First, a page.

Vaccine Mandate for Federal Employees: Will Courts Approve New Presidential Power? Will Employees Stay or Quit?

What are the limits on presidential power for federal employees? Does the vaccine mandate exceed any limits on presidential power?

The federal government strives to be a “model employer”. Of course, the definition of a “model employer” varies depending on election results.

How does issuing a vaccine mandate fit in with the concept of a model employer? Some see the mandate as providing a safer workplace. Others see requiring disclosure of personal medical information and requiring taking a vaccine as an unreasonable imposition on their personal freedom as an American citizen.

A number of federal employees are facing a dilemma that they probably never anticipated. Can the federal government require them to receive the COVID vaccine in order to continue a career in the federal government?

For most federal employees, it is not an immediate problem as they have received the vaccine. This still leaves tens of thousands of others who are now being required to get the vaccine shots very soon. Those who do not receive the vaccine are putting their futures as federal employees at risk.

Will Federal Employees Leave Government or Stay With Vaccine Requirement?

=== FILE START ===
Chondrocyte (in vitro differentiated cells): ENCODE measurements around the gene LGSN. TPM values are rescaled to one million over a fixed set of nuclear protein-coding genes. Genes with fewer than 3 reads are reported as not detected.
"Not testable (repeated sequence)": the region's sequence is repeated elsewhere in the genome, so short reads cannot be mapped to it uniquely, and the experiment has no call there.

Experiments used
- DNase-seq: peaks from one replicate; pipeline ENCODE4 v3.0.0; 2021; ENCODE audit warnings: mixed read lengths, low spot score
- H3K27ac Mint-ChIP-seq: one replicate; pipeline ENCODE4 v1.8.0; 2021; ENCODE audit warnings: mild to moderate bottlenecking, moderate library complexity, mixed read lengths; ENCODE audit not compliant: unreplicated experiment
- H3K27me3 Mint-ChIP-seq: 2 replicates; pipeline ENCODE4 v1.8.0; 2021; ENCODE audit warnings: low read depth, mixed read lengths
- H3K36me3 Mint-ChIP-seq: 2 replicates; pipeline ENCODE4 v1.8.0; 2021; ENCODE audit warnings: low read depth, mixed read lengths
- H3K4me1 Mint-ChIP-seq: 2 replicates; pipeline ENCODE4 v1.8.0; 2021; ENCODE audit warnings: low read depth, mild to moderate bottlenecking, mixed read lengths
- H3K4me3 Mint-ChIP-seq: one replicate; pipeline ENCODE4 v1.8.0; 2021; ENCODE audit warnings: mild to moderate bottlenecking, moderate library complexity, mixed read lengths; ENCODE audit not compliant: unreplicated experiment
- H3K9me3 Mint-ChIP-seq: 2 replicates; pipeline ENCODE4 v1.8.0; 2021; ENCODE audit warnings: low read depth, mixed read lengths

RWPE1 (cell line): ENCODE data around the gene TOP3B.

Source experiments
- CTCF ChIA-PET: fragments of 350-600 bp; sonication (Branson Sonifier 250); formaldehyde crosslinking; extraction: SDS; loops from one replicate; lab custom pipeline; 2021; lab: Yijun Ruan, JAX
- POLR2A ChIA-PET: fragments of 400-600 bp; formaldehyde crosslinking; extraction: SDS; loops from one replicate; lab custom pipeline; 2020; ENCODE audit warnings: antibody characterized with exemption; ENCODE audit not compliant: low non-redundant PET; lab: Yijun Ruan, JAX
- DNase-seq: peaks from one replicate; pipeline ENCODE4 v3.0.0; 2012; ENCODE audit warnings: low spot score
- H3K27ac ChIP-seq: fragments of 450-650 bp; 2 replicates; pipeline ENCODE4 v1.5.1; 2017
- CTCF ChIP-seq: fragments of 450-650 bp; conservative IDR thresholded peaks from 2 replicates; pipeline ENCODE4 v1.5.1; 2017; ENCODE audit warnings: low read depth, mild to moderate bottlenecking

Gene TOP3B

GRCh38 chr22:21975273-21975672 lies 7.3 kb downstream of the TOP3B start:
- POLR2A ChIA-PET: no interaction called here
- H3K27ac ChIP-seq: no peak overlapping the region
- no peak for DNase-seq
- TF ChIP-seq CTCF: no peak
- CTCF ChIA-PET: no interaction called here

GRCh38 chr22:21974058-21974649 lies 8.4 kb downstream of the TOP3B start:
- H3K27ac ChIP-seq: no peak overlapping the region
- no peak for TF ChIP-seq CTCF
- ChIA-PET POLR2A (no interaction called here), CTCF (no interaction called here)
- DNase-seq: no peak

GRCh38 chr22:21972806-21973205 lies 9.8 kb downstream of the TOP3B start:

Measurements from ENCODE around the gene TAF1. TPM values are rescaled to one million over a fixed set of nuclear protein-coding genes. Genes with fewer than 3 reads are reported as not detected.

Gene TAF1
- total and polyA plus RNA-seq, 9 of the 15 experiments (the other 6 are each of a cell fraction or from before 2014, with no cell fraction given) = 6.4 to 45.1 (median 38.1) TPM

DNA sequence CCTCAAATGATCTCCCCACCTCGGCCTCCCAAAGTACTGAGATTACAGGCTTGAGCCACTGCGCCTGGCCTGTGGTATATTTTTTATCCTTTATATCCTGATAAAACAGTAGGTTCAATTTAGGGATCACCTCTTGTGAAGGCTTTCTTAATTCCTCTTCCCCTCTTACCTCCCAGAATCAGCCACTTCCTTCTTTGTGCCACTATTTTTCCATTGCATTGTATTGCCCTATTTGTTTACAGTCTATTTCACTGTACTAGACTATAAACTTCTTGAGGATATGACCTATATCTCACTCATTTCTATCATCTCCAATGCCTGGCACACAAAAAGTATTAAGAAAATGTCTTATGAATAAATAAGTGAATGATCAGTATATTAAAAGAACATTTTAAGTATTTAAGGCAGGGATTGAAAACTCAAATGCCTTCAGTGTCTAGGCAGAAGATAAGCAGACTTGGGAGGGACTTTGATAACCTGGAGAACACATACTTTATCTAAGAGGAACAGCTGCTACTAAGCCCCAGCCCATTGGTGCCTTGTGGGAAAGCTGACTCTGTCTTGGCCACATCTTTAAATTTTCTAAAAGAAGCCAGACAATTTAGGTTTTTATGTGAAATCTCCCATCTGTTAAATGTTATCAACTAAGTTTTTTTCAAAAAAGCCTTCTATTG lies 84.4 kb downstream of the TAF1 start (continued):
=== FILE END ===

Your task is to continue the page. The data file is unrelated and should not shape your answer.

In a recent survey of more than 5,200 people, most of whom are federal employees or retirees, more than 63% of those responding indicated they did not agree with the decision of the federal government to require COVID vaccinations for employees. More than 35% of respondents indicated they did not plan on getting vaccinated. Almost 32% said they would leave a federal job if it required being vaccinated. About 69% thought federal employee unions would go along with the vaccination mandate.

While 32% of those responding said they would leave a federal job if getting a vaccine remains as a requirement, that seems unlikely. When actually faced with abandoning a federal paycheck and the various benefits available, some or even many of those who threatened to leave are likely to opt to get the vaccine and retain their status as federal employees.

Should Federal Employees Be Required to Get a Vaccine?

There is no doubt the required vaccination issue is encountering heavy resistance. There are already a growing number of lawsuits on vaccine mandates.

While federal employee unions are the “exclusive representative” of numerous federal bargaining units, the reality is the national unions are on the sidelines.

The legal challenges are now coming from a newly formed group of federal employees that are behind many of the lawsuits challenging the mandatory vaccines.

New Lawsuits On the Way

Action is already occurring with existing lawsuits seeking a restraining order and another one seeking a preliminary national injunction and that the Executive Orders requiring a vaccine be declared unlawful.

In a Zoom call with more than five hundred people this week, the group feds4medfreedom arranged a call on upcoming lawsuits with an attorney from Boyden Grey & Associates explaining the issues in the upcoming cases and how federal employees can participate in the lawsuits if they choose to do so.